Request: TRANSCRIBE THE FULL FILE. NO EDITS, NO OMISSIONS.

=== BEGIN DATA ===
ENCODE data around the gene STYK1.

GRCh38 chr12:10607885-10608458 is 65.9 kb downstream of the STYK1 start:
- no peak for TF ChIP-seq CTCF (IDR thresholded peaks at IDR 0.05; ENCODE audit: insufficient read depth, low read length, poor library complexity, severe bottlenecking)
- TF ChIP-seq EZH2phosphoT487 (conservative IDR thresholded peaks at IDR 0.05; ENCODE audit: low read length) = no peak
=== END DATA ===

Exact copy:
ENCODE data around the gene STYK1.

GRCh38 chr12:10607885-10608458 is 65.9 kb downstream of the STYK1 start:
- no peak for TF ChIP-seq CTCF (IDR thresholded peaks at IDR 0.05; ENCODE audit: insufficient read depth, low read length, poor library complexity, severe bottlenecking)
- TF ChIP-seq EZH2phosphoT487 (conservative IDR thresholded peaks at IDR 0.05; ENCODE audit: low read length) = no peak